Meeting 22 September 2014.
Our meeting last Monday night was devoted to photobooks, and produced a goodly number of ideas and some novel approaches. Most of us had brought with us books we had made, a majority commercially printed, but several handmade books as well. We had about a dozen books to look at. We were all agreed in discussion that photobooks offer a special way of dealing with images. The fixed relationship between images that a book makes possible allows pictures to speak to one another in ways that loose prints or even prints on a gallery wall cannot do. So combinations of images can achieve a whole that is greater than the sum of its parts. Books permit an intimate relationship between image and viewer that is not otherwise achievable. Images in a book can be held close; considered in solitude; looked at again and again; are retrievable at any time; and can be studied, individually or collectively, at length. That much established, the meeting brought forth different ways of achieving the overall goal. Keith has compiled some of his photobooks in electronic conversation with a few carefully chosen colleagues, whom he invites to comment on successive iterations of the book as it develops online, and many of their comments are incorporated into the final version. Andy makes of his books a meditation on the rivers and shorelines of England, via beautifully printed images put together meticulously by hand between handmade covers, so that the book is more than just a container of images and becomes really a thing of beauty. Derek is currently working on different methods of incorporating images into pre-existing books found in second-hand bookshops, choosing such books as complement the images in their text or printed illustrations. Others of us have been content with more conventional approaches, using software by Blurb – www.blurb.co.uk, Bob Books – www.bobbooks.co.uk, Wilkinson Cameras – www.wilkinson.co.uk, and Vanilla Photobooks - www.vanillaphotobooks.co.uk, any of which will provide a high quality product. We all agreed the importance of varying the presentation of the images within the book by a judicious use of blank pages and different image sizes, and even different colour backgrounds where appropriate; but we probably didn’t spend enough time discussing the all-important matter of image sequencing. All in all, it was a useful and productive meeting, and if it encourages some of us to try who have not yet explored the potential of the photobook it will have achieved its purpose.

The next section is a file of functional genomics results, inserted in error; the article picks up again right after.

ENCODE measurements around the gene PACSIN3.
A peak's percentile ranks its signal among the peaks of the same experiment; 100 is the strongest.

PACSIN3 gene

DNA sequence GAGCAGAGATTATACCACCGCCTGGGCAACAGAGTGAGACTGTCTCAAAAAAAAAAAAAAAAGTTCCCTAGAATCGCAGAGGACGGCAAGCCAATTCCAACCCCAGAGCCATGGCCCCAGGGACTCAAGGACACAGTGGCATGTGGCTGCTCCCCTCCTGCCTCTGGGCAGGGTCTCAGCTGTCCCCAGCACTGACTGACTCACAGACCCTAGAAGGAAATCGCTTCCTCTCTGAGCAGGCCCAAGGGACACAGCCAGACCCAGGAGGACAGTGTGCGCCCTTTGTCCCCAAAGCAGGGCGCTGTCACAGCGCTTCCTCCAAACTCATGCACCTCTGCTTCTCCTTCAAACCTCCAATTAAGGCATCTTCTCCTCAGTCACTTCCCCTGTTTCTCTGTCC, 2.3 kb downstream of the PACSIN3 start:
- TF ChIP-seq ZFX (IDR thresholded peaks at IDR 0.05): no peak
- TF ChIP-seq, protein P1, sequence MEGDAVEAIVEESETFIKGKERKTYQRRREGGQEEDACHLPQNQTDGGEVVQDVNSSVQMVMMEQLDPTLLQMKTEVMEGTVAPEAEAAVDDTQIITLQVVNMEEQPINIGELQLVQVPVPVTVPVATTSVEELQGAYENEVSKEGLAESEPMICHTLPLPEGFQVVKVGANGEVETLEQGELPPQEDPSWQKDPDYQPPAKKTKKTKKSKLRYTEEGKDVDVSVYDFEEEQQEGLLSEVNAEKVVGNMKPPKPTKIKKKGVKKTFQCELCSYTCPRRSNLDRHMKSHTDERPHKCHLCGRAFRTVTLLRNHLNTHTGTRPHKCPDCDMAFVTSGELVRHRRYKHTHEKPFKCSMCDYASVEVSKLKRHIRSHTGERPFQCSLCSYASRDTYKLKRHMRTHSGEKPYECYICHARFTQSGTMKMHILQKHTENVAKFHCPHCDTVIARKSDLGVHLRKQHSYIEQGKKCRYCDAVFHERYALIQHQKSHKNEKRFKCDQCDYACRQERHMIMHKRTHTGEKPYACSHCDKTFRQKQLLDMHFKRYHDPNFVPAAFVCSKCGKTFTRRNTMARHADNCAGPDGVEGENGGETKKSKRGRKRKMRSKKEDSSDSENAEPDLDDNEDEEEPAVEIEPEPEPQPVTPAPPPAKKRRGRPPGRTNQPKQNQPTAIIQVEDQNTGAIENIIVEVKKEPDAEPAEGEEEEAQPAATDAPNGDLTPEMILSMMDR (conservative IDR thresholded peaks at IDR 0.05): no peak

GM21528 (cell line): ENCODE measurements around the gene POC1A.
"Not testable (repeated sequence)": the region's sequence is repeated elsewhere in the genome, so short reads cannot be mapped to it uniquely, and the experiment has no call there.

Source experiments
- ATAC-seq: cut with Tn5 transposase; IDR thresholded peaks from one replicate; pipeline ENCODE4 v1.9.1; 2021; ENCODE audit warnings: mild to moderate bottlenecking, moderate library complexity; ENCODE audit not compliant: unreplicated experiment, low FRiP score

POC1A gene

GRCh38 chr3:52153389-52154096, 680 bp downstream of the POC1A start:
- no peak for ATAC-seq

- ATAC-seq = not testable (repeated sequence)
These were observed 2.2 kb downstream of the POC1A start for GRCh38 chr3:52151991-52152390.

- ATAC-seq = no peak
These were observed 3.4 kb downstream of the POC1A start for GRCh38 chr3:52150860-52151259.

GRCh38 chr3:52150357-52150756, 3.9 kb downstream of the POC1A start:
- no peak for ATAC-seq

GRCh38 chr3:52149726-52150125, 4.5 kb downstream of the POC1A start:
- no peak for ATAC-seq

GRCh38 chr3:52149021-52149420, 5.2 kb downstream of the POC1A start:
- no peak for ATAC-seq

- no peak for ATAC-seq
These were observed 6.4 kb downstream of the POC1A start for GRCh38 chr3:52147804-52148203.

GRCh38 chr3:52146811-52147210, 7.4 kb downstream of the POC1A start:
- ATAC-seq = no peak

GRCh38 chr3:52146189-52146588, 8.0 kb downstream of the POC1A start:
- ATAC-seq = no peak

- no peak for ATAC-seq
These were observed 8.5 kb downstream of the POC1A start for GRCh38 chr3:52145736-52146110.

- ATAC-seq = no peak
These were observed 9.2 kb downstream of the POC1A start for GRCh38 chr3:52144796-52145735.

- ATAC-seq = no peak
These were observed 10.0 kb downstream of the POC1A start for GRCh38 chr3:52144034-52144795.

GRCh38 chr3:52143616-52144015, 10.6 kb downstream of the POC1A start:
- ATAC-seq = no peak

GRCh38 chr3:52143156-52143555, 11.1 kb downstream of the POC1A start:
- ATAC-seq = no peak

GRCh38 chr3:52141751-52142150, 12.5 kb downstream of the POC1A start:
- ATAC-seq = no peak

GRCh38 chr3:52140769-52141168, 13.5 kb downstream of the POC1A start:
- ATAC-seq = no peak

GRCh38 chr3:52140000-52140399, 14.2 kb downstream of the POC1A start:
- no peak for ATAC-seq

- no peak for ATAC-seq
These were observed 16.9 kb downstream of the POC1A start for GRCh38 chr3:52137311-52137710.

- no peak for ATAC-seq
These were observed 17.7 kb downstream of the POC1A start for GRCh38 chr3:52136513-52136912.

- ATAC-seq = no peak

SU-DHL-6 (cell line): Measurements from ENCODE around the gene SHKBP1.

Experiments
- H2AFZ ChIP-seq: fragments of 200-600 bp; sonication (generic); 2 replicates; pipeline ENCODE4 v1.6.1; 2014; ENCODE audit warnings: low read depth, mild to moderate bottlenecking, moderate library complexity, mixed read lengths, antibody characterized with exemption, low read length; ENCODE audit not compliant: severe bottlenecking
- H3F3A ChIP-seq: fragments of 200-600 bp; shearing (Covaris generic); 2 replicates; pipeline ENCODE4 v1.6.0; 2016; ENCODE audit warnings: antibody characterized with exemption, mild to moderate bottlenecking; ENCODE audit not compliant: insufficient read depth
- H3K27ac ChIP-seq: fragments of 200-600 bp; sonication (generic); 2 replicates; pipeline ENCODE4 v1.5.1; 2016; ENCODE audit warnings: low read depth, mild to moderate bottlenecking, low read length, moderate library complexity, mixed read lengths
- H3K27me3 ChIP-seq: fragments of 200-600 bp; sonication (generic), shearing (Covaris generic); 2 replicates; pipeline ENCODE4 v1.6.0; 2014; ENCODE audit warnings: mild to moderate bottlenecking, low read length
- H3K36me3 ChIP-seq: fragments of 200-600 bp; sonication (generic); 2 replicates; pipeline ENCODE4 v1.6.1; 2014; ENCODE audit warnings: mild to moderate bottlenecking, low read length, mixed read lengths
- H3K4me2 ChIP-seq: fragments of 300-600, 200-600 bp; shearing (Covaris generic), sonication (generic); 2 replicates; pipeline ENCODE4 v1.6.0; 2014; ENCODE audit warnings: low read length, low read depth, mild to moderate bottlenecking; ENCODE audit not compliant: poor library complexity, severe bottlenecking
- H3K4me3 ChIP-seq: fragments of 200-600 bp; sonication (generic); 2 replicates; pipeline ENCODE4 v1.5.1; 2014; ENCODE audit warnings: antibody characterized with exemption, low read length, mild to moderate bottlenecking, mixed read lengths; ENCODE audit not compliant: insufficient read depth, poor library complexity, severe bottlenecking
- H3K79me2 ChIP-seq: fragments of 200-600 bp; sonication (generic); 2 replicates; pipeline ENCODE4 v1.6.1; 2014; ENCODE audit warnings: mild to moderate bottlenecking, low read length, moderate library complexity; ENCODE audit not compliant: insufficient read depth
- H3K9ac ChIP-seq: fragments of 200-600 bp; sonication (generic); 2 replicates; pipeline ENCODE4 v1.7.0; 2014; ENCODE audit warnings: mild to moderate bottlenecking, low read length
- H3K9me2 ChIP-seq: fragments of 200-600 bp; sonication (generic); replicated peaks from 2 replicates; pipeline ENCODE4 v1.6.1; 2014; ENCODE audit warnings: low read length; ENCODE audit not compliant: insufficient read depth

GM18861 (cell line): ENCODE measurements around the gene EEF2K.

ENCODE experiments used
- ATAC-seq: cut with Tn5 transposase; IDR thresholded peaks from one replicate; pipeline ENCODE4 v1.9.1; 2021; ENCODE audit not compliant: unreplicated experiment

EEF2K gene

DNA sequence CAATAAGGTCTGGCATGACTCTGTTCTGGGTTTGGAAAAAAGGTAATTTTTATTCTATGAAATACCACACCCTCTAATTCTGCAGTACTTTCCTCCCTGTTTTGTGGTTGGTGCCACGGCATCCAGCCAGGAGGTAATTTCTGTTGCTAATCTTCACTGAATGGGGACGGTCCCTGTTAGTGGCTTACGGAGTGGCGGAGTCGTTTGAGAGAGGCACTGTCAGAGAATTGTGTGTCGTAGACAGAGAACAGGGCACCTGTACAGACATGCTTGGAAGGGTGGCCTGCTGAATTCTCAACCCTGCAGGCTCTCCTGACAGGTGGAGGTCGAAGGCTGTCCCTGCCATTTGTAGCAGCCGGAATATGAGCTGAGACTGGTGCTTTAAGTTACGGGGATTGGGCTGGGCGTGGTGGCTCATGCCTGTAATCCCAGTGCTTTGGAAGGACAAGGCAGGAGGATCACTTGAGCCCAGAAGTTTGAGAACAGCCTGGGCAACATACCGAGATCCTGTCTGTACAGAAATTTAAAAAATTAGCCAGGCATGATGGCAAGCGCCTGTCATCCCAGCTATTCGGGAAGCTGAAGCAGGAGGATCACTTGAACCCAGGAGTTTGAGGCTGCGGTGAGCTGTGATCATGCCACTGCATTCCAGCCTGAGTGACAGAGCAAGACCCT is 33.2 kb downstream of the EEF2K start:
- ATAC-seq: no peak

There was further news of our planned exhibition. A date towards the end of 2015, which we had favoured at our last meeting, is unfortunately not possible for the Lytham Heritage Gallery, so we agreed to go for April 2016. Subsequently, the Gallery has confirmed that this will be feasible. As yet they cannot provide specific dates. We decided that there will not be a single theme for the exhibition, but we will each do our own thing, so we are free to start thinking now about our own individual contributions. The amount of space allotted to each of us will ultimately depend on how many of us wish to take part (at a cost per person of £20, based on an assumed ten exhibitors). More about this in due course.